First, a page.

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Facts: The Truth Behind: The Legend of King Arthur

Photo: The ruins of Wroxeter Roman Town

Photo: The ruins of Wroxeter Roman Town (View larger version)

Photo by: Zig Zag Productions and Ross Goodlass

  • The round table at Winchester was in fact made by Edward III; it was repainted by Henry VIII in the 1500s depicting Henry at the top of the table as the legendary Arthur.

  • The Queen’s robbing room in the House of Lords of the British Parliament was redecorated with Arthurian themes after the fire of 1834, which required Parliament to be rebuilt.

  • Monks at Glastonbury Abbey in the 1100s reportedly discovered two bodies buried in the abbey. One was a man, the other a woman with still-intact golden hair. A lead cross was also claimed to have been found that proclaimed the bodies to be that of King Arthur and Queen Guinevere.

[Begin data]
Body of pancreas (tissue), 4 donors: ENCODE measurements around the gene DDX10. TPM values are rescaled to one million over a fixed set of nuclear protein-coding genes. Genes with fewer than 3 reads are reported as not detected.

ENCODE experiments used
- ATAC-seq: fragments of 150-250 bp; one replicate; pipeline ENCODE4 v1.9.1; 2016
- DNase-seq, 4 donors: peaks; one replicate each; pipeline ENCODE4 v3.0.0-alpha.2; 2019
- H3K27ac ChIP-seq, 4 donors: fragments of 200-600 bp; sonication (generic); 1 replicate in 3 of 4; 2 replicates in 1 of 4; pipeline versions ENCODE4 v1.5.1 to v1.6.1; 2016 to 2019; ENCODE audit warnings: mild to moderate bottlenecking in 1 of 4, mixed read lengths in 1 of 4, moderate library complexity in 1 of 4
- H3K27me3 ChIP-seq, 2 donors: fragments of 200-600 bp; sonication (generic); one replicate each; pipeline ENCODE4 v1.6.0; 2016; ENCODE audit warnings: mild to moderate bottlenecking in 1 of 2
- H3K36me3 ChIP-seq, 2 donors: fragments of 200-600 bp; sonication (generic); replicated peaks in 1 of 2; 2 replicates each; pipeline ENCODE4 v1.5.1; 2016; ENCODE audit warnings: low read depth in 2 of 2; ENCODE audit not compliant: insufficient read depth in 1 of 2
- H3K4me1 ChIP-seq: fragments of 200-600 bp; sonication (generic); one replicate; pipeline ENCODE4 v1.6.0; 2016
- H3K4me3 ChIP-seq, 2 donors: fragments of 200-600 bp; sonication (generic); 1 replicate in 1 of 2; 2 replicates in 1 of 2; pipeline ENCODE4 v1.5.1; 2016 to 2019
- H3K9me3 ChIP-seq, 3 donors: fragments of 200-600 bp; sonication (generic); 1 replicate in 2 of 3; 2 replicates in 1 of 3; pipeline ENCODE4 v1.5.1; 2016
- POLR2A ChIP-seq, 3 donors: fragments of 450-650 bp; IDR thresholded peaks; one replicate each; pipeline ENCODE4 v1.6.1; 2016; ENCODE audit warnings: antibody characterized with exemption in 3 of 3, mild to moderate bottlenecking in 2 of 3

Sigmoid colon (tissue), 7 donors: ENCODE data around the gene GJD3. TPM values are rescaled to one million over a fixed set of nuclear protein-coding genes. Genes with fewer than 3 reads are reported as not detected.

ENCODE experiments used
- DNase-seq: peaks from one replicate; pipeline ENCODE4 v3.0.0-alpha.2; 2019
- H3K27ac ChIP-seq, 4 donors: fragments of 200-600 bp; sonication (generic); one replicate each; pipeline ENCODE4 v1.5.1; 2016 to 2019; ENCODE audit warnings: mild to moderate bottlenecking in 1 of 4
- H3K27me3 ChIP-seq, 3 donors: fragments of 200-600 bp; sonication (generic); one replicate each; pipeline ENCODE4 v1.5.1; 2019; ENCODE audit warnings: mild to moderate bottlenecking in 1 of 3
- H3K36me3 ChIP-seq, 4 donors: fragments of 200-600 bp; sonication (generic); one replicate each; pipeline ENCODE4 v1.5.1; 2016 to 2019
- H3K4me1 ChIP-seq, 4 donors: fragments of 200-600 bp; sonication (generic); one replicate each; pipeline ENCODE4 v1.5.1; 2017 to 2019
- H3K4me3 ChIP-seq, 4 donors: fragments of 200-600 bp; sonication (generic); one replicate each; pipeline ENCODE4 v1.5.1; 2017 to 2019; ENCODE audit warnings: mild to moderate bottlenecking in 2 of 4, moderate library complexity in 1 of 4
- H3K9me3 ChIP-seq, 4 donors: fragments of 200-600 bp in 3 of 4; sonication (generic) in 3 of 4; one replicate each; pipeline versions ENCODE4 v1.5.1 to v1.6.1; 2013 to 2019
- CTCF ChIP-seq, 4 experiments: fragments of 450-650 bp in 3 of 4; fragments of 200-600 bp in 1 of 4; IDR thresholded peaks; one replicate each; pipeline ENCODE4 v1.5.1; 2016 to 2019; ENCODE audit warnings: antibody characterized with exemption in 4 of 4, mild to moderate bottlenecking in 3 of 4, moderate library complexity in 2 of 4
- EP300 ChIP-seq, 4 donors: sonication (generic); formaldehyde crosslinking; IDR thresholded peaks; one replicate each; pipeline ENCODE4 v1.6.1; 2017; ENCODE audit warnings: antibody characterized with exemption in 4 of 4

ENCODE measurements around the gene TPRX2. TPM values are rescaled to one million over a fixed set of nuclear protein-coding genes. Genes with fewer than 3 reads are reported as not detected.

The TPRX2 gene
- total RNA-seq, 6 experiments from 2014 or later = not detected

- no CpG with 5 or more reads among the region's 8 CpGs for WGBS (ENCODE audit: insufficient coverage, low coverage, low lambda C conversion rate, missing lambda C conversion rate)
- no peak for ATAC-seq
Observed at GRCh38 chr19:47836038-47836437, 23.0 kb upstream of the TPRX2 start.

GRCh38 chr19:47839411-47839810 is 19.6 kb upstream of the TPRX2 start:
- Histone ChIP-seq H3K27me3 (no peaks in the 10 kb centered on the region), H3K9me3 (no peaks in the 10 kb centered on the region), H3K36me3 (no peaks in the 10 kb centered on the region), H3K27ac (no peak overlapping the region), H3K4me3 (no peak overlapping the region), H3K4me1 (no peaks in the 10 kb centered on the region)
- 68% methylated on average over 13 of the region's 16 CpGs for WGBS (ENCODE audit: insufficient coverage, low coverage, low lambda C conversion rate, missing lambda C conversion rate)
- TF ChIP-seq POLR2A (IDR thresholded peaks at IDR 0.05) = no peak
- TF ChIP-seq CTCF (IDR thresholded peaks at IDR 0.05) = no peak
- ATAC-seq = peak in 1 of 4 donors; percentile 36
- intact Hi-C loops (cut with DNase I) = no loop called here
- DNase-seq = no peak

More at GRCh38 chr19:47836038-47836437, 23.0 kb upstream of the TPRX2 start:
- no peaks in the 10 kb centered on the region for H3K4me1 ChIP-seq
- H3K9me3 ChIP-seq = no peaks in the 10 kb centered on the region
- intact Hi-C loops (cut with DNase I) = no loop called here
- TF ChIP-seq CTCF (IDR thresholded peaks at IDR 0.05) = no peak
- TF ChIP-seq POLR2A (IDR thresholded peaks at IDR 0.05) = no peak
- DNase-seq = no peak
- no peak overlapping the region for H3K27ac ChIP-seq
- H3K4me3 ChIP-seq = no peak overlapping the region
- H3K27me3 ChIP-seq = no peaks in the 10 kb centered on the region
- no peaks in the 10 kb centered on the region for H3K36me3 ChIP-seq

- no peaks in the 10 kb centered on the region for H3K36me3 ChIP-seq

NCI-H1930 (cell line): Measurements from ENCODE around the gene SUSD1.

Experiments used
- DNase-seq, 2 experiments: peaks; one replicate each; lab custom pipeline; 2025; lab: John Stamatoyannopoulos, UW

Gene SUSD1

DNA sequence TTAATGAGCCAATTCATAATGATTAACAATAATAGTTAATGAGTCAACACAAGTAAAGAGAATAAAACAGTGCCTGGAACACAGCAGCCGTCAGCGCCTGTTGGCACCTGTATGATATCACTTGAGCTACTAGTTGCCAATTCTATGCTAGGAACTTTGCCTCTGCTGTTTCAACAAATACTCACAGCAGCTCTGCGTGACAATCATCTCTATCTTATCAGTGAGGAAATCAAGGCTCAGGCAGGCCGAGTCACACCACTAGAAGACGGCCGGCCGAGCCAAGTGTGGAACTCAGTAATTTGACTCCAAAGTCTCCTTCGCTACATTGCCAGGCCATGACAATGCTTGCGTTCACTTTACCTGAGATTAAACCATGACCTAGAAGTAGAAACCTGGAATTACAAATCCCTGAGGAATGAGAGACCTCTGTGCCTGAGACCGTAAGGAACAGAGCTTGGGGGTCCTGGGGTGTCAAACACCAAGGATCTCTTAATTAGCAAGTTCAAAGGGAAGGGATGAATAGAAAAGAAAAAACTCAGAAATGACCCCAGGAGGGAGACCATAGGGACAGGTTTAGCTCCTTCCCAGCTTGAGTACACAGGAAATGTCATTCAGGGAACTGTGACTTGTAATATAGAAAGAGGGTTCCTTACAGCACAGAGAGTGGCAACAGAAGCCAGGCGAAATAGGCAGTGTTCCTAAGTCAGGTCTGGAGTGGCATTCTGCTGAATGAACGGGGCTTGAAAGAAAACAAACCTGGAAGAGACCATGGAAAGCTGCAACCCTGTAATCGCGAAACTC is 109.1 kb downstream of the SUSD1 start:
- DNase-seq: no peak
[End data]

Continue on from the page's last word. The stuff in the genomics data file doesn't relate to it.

• The 12th-century writer Geoffrey of Monmouth was the first to put down into prose the legend of Arthur.

  • King Arthur is not only a British hero, but also has links to France, Iceland, Italy, Norway, and Hungry, proving how powerful the legend is.

  • One theory of the origins of King Arthur suggests that he actually derived from the Celtic bear god Artos.

Ginni Carrel
Ginni Carrel

National Geographic doesn't know how to spell. (Hungary!!!)